Between 1840 and 1870, historians have dubbed this period of time the “Golden Age of Fairies.” It is where former leading British Victorian Art Historian, Christopher Wood, begins his reference book with glimpses into what inspired a society to turn to the fantastic both with real-world examples and literary examples such as the societal fascination with Shakespeare’s A Midsummer Night’s Dream and the Tempest. Other literary inspirations are attributed to the works of William Blake and Henry Fuseli.
In the 18th century, the world of literature expanded. For the first time in Europe, books were written specifically for children. All manner of creatures, both good and evil, were pulled from various mythologies to be adapted to suit children stories. Fairies took on a new form they became guardians and guides, relentless moralists and featured characters such as the classic fairy godmother.
The new illustrators were predominately women, including Beatrix Potter, authoress of The Tale of Peter Rabbit which was published in 1901. Other influential figures included Mabel Lucie Attwell, whose doll-like portrayals of children were displayed in many nurseries and bathrooms up until the 1950’s. Much of her work is still seen in cards, posters and calendars.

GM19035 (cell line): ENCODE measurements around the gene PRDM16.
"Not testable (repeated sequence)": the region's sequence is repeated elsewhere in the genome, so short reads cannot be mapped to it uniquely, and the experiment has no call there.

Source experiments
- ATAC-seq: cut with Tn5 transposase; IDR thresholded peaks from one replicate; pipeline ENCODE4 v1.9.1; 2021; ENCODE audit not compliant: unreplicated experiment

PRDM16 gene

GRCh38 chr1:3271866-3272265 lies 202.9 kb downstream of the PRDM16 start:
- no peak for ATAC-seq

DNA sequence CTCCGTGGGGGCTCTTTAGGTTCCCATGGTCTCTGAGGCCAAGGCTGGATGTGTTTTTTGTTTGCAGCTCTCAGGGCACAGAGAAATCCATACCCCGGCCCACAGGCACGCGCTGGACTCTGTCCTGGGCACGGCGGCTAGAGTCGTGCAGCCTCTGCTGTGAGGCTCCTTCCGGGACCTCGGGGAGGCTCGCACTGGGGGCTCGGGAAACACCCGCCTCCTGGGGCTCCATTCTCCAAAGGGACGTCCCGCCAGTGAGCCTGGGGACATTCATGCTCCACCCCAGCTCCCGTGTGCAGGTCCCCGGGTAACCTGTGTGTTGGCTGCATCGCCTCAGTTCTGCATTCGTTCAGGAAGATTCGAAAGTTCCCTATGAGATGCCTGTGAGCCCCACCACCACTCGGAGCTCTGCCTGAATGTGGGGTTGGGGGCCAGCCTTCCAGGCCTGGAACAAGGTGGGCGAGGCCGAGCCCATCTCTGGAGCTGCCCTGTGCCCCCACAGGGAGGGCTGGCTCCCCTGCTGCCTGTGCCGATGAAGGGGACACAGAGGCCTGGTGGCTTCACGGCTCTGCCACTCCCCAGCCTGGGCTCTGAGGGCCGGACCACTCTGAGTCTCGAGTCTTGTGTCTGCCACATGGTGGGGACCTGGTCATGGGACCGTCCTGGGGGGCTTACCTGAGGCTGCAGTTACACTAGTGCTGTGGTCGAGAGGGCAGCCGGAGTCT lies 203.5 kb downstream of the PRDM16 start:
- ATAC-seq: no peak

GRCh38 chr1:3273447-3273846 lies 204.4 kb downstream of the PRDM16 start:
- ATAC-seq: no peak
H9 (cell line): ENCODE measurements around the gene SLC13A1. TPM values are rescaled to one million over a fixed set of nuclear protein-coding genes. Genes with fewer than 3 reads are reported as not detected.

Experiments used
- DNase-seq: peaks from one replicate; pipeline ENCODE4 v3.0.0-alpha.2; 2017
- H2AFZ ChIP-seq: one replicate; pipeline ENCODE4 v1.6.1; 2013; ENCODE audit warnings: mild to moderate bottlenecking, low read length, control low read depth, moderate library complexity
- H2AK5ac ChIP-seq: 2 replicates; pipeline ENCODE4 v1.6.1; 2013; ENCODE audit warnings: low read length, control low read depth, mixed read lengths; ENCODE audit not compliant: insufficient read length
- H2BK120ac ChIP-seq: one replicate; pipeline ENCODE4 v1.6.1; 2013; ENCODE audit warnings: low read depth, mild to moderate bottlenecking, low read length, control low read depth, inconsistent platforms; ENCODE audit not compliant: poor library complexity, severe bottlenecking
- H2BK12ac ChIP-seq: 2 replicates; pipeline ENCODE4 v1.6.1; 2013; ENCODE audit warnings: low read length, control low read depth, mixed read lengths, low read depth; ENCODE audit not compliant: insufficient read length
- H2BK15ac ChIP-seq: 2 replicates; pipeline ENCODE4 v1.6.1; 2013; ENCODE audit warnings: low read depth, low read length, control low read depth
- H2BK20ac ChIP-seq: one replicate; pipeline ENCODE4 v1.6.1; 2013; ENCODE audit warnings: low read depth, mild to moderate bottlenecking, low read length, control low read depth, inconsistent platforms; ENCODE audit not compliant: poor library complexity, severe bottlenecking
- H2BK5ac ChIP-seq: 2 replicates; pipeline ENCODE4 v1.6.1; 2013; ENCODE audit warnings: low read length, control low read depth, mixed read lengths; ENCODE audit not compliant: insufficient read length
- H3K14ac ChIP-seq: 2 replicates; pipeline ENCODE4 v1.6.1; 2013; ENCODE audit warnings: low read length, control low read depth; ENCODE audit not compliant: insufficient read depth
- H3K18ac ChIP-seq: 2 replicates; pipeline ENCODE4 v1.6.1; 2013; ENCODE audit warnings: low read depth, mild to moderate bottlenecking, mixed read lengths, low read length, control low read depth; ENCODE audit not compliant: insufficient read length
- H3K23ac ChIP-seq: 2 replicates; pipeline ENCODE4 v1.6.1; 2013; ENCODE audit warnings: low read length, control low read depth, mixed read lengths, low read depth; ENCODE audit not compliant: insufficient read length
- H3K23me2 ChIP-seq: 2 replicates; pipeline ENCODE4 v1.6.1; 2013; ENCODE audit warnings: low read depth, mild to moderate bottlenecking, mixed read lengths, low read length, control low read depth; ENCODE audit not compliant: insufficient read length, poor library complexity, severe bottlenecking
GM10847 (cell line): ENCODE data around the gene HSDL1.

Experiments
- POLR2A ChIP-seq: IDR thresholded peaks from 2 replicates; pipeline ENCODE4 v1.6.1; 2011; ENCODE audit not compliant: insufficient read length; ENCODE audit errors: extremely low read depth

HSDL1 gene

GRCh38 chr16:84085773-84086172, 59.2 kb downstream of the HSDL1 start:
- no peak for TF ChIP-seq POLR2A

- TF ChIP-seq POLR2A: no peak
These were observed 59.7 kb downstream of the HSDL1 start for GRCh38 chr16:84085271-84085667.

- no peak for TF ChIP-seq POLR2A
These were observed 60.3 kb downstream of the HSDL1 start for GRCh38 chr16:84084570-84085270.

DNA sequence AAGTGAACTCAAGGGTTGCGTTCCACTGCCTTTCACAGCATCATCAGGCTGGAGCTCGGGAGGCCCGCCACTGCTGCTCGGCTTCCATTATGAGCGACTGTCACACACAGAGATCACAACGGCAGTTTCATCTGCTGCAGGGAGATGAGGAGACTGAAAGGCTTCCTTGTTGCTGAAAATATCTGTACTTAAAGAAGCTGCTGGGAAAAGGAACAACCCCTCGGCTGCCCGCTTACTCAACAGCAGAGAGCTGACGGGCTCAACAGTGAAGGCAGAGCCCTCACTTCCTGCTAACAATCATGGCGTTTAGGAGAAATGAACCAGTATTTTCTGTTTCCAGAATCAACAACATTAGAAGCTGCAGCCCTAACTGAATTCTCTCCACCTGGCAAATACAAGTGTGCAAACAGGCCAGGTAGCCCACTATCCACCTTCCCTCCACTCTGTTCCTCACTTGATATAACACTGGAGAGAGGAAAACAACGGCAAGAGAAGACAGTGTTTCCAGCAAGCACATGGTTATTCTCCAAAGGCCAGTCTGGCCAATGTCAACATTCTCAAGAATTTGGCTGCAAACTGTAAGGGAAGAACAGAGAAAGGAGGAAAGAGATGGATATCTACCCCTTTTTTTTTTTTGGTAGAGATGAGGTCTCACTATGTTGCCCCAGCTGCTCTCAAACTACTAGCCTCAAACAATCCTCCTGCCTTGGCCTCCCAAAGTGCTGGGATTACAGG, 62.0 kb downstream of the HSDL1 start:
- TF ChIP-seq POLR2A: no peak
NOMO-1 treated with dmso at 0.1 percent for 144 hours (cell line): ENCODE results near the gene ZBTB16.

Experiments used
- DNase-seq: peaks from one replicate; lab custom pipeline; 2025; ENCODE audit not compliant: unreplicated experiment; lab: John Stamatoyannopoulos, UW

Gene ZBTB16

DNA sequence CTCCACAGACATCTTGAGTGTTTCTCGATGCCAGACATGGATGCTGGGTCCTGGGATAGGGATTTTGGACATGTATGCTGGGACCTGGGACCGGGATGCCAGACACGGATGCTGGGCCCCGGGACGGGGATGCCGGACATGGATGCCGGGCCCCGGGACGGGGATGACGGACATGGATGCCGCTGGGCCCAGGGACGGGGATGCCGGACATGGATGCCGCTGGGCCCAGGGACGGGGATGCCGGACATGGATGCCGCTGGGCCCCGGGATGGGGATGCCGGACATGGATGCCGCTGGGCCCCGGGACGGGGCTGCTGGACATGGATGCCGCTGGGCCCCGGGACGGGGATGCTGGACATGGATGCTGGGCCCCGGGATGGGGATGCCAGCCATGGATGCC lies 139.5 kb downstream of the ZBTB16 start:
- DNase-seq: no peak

The Folk Tale Fairy did not have a single, fixed appearance. They could be as small as the Flower Fairy or as big as the Giant of ‘Jack the Giant Killer’ but they usually seek or show the path of virtue.
Flower Fairies were the gentle spirits of the earth. Above all, the tiny Flower Fairy was said to be gentle and generous. They were thought to exist wherever nature flourished. They lived in the hills and the mountains, the lakes and the oceans, and they would flit from flower to flower in every garden.
Those humans who left a bit of food or drink for them at night earned their love. They were said to wander the physical realm at night, collecting the last bit of grain from the field, the last fruit off the tree, and the last drop of milk from the pail. They also enjoyed a bit of wine, but Flower Fairies never became intoxicated.
In the 18th century Europe, including Ireland, superstition was still very much a part of daily life. Common knowledge of the era held that the blessings of the Flower Fairy could be brought into a household with a few simple actions.
Those households wishing to draw the Flower Fairies into their homes were advised not to sit up too late, as the fairies might wish to come into their home after dark. They would leave some food or milk for the fairies to dine, and a vessel of clear water for them to bathe.
Those who made the effort to provide the fairies with these small comforts were said to be rewarded quite richly in the form of luck and protection.